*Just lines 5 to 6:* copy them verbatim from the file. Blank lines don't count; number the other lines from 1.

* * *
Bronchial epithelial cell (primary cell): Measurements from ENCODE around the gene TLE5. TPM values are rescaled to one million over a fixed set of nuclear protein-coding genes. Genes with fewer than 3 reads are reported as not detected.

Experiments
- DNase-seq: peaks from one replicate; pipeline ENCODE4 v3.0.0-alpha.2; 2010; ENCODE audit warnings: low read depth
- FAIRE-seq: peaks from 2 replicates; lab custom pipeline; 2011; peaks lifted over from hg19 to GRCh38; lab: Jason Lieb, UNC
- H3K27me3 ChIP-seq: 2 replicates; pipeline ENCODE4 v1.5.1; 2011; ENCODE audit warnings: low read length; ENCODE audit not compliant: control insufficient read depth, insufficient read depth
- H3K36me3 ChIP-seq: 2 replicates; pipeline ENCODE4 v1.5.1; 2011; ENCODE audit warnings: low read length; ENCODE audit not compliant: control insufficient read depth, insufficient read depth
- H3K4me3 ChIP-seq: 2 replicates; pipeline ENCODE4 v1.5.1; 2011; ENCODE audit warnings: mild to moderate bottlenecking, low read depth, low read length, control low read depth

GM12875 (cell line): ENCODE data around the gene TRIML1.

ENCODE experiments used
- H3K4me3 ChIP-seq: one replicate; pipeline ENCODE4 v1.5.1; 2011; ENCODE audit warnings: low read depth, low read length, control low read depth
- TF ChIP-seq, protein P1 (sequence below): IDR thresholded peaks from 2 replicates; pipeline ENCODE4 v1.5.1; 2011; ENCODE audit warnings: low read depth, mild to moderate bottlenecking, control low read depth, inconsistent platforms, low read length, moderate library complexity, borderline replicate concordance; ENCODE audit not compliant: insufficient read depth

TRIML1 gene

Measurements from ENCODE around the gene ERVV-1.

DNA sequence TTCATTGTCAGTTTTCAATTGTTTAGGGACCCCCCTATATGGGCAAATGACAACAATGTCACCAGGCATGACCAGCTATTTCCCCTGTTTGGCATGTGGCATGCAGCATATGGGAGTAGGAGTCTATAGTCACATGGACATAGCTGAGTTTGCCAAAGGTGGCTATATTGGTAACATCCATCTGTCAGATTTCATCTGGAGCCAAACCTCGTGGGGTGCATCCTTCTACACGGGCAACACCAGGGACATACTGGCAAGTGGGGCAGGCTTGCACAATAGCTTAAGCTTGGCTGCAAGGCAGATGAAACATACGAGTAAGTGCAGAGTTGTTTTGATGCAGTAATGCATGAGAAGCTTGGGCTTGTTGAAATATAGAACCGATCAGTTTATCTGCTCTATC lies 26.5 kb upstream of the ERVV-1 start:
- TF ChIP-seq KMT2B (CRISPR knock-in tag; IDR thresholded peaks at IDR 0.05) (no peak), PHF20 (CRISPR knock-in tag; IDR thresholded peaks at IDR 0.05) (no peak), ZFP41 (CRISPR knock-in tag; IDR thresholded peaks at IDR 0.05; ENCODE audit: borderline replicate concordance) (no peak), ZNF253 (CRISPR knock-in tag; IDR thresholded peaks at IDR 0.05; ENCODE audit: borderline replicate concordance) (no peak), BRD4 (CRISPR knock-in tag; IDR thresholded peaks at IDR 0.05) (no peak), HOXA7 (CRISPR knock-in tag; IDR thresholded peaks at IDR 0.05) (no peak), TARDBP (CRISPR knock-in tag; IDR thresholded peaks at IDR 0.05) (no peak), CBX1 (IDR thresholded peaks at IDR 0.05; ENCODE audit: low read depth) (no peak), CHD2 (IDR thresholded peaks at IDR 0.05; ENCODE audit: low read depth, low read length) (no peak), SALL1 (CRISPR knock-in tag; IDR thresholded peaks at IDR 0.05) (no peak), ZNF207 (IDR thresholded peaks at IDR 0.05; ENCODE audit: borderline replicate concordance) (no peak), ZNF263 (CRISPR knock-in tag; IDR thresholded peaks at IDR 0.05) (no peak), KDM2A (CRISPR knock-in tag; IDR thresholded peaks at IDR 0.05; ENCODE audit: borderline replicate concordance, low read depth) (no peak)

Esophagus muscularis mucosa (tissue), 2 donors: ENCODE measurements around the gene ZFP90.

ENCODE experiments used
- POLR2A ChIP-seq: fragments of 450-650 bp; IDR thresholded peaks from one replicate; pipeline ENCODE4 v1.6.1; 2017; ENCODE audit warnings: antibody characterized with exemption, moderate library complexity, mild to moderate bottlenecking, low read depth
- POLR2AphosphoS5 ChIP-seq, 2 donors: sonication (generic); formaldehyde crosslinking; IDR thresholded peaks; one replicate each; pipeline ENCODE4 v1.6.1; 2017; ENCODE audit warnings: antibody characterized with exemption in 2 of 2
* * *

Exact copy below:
- H3K27me3 ChIP-seq: 2 replicates; pipeline ENCODE4 v1.5.1; 2011; ENCODE audit warnings: low read length; ENCODE audit not compliant: control insufficient read depth, insufficient read depth
- H3K36me3 ChIP-seq: 2 replicates; pipeline ENCODE4 v1.5.1; 2011; ENCODE audit warnings: low read length; ENCODE audit not compliant: control insufficient read depth, insufficient read depth